So to make a long story short, I am indeed going to get her sorted out and get that "flop" wonkyness fixed. Once I get it sorted out in the E3, because they are all so closely related, it's trivial to apply the same changes to all of the current 109 models. But be warned, I do not intend to be changing ANY historical aspects like control surface throws, wing areas, overall weights or wing loading, climb rates, top speeds, or anything else of that nature. For instance, the spit mk1 will always have a little bit tighter "yank and bank" sustained turn radius than the 109e, but the majority of the "flop" will surely be eliminated, (remember, some of the initiators of unexpected yaw that I spoke of earlier like asymmetrical deployment of the slats, and the ability to pull high angles of AOA will definitely remain).  But I have already checked some and will be double checking all the other airfoils, frontal areas, and deployed slat drag, and indications are there that it might hold on to its energy a little better if not too pushed too far for too long beyond that AOA "sweet spot".

Merry Christmas!!! HO! HO! HO!   
 

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Thanks for chiming in Hatch, best of luck.

 

 

 

 

 

I swear I'll get a paying account soon as I get more money, I swear!

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"Blah blah blah E3 blah blah blah" -*SKERRT!*

 

Hold on a sec... did you just accidentally reveal something about the E3?

WHAT?!?!?!

 

 

Seriously, though... I'm so glad you responded, and that you are working on it once again.

Nobody wants the historical aspects of the 109 to be changed at all -we just want it to not have four variables snowball and make it cartwheel at lower speeds while attempting a turn.

:)

The report above mentiins a sweet spot between 100-250mph where it actually out classes the Spits and Hurris and acts more akin to the H75 in maneuverability, as well as a glowing review of how it handles very well at low speeds to boot.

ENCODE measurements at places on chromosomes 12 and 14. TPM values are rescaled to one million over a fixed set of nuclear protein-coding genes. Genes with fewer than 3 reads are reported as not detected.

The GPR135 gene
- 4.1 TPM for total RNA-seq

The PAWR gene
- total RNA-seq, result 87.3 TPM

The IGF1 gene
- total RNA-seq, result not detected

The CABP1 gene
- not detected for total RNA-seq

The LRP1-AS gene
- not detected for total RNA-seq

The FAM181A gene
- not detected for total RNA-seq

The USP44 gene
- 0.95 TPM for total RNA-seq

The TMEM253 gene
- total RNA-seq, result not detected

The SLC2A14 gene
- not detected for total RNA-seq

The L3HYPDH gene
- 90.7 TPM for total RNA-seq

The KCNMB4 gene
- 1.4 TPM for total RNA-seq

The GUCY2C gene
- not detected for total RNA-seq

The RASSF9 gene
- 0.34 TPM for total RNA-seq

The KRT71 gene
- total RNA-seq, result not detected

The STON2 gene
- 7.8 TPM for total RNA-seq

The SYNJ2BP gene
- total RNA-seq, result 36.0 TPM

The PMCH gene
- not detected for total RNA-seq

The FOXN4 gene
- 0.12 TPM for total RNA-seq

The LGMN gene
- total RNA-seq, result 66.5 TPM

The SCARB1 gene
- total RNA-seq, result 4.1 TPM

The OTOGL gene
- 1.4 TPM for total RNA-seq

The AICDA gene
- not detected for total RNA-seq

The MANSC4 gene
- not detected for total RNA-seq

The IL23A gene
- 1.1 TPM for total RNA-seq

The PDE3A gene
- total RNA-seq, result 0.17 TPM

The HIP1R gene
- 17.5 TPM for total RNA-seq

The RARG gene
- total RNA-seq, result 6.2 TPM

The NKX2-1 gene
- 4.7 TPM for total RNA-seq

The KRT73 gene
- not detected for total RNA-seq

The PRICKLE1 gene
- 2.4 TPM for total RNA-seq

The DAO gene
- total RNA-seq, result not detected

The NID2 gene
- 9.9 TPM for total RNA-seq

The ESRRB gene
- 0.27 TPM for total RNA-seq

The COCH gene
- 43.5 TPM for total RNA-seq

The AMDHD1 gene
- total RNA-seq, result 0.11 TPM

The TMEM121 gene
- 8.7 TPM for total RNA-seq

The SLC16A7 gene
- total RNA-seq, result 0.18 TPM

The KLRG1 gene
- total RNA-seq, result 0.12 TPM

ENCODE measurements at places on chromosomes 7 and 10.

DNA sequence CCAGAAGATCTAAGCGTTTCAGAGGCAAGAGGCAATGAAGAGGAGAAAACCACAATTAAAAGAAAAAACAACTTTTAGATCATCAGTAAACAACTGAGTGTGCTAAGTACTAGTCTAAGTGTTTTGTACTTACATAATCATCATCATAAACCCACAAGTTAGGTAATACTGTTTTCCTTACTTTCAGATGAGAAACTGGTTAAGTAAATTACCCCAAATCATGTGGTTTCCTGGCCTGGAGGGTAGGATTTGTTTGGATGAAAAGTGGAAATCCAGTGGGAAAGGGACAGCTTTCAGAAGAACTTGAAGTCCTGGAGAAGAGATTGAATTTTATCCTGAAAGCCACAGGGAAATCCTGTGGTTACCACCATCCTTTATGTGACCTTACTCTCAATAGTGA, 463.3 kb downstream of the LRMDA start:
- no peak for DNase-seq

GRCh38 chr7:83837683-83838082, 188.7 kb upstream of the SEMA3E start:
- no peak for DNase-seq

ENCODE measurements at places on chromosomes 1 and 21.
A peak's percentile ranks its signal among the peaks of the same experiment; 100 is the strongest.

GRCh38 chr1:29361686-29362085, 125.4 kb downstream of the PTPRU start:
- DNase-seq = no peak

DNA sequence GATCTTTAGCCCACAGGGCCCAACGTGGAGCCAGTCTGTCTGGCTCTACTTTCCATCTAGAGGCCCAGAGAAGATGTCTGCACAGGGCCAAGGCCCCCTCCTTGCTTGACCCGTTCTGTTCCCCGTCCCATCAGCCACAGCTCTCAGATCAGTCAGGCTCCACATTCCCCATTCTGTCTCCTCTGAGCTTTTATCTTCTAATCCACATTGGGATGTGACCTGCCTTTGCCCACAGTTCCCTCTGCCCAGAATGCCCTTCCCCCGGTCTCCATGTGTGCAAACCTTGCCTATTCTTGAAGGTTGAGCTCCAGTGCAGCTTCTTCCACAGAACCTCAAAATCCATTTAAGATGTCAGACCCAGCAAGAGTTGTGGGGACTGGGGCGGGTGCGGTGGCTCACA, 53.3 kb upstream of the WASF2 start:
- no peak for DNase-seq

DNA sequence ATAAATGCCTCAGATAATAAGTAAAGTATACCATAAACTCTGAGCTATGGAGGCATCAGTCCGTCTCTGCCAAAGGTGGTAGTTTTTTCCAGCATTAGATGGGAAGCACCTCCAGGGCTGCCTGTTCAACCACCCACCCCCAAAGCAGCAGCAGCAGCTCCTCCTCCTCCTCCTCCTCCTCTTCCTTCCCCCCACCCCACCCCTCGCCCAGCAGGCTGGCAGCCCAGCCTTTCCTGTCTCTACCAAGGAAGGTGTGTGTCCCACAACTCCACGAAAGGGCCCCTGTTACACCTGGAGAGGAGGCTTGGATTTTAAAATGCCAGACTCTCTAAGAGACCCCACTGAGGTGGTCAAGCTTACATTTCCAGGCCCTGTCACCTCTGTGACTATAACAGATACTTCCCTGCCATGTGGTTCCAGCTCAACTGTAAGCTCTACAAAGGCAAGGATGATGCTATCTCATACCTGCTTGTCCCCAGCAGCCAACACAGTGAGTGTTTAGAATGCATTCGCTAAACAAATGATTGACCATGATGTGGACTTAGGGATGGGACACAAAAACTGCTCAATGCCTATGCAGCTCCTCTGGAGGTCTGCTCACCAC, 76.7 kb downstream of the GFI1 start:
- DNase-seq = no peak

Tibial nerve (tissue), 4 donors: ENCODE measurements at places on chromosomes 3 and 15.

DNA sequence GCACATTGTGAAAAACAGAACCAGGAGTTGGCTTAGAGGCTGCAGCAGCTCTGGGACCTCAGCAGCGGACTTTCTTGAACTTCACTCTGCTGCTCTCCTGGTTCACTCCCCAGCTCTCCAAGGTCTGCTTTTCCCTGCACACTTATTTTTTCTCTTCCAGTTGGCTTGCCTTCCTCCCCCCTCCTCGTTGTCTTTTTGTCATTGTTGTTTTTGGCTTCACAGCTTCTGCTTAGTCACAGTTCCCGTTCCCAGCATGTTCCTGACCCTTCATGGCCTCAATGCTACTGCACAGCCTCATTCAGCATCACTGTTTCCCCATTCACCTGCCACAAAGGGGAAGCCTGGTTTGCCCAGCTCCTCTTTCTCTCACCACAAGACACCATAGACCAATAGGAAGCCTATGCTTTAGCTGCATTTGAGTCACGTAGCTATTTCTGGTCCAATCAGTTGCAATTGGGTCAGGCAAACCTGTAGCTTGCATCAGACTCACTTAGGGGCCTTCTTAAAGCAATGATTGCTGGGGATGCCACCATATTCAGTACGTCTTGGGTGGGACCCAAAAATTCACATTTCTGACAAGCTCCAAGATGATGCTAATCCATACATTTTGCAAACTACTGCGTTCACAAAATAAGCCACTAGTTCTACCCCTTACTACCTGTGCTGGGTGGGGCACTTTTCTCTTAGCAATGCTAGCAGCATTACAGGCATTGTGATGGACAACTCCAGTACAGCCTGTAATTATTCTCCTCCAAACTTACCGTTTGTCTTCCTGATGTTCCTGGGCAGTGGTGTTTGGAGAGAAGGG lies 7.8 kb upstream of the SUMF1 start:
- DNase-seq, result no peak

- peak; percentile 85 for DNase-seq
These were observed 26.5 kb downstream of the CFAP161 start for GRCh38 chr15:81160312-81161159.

Now, there were a lot of torque issues, and NO adjustment allowable for rudder trim, which made the plane slip to the right at speeds greater than 100mph, and at higher speeds the pedals were so stiff to maintain that rudder correction it was described as "tiring". I think that's the sort of thing a noob would hate, but a vet pilot would love to see as a detail to be proud of.

Those 1100hp motors were indeed prone to creating a bunch of torque.

What they didn't do was make the plane audible as they got behind Allied pilots as they flew along at 200mph.

 

:P

 

Edited by vasduten1

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Great post Hatch glad you chimed in and stated what you where doing.

 

OOh and nice cookie with the E3 comment. :D

Edited by nozlen

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The E3 isn't much different from the E4. the E4's biggest improvement was head armor for the pilot and the MG/FF/M rounds, which I don't think we have currently.

I realize that I am just going on about something that may be a typo...

I'm just excited that the aur game is being looked at AT ALL.

Wicked nice.

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I might add Hatch, I would not mention something as "Easy Mode" in this game, because you have (how do I say) certain people, that like nothing more then belittling their fellow pilot gamer's, and it would make new players leave quickly if they had to hear Capt. Awesome blab on about how noobs suck and he is the bestest of the best.